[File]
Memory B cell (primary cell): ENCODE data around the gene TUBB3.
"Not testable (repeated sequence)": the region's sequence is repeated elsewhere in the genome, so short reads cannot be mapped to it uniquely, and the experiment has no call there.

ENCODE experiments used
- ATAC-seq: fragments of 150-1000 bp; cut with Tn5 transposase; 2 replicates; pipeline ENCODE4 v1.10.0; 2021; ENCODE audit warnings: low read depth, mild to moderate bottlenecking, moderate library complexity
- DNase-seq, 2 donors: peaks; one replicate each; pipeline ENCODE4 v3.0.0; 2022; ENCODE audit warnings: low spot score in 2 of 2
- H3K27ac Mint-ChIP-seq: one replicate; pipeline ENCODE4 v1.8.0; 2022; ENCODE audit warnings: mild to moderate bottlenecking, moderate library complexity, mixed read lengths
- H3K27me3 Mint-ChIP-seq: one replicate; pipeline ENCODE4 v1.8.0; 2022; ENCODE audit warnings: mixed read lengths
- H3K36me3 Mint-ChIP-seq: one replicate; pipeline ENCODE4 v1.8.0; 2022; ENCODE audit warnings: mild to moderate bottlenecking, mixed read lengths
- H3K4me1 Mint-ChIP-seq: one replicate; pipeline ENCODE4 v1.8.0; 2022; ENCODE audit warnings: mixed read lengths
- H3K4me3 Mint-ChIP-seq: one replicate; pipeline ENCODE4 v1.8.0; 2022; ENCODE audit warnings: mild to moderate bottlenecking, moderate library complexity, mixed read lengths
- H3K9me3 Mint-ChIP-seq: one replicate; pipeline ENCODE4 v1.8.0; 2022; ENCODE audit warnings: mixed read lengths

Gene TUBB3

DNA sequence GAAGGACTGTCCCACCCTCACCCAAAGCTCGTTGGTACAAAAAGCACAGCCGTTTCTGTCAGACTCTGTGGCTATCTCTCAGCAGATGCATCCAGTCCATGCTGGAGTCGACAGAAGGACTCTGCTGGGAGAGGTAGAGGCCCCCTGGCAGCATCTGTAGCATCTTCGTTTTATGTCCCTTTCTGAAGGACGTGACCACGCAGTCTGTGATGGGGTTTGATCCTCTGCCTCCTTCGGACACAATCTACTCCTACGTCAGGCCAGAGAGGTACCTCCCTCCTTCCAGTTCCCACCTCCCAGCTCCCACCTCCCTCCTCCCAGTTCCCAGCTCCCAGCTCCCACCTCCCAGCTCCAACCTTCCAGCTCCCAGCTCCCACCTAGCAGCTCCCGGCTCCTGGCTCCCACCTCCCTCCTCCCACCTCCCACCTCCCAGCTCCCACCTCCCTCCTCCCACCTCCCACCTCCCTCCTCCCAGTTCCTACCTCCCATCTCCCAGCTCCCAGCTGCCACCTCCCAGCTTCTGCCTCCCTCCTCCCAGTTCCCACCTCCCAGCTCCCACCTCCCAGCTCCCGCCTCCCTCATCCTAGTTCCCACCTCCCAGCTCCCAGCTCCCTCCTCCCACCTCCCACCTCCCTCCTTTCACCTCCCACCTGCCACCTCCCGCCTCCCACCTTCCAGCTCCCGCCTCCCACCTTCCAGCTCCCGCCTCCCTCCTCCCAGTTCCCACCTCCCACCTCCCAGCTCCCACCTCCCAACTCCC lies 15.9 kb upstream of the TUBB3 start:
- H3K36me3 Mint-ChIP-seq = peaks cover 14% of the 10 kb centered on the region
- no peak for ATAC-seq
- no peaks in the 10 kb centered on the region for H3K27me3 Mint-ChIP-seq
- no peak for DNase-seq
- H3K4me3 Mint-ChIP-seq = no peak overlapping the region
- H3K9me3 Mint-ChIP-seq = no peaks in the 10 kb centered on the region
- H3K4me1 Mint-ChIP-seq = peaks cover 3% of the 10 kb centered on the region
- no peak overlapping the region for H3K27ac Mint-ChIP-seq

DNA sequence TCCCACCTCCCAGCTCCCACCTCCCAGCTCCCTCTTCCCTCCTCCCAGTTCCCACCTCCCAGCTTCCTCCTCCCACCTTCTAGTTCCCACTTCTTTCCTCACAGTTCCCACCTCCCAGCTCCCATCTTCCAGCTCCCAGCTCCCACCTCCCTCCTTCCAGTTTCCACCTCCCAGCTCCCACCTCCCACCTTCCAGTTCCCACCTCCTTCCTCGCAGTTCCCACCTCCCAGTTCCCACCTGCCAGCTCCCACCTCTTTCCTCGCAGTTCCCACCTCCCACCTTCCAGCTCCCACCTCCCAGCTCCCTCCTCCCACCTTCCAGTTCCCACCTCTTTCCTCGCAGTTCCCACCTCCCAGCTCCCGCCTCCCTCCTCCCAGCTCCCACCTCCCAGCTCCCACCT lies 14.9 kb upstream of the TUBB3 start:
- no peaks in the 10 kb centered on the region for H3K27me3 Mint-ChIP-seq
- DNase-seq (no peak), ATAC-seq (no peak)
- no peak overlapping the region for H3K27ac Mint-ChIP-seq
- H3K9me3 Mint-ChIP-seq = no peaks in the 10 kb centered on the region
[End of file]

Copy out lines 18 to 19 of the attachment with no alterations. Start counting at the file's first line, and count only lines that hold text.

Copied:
- H3K4me3 Mint-ChIP-seq = no peak overlapping the region
- H3K9me3 Mint-ChIP-seq = no peaks in the 10 kb centered on the region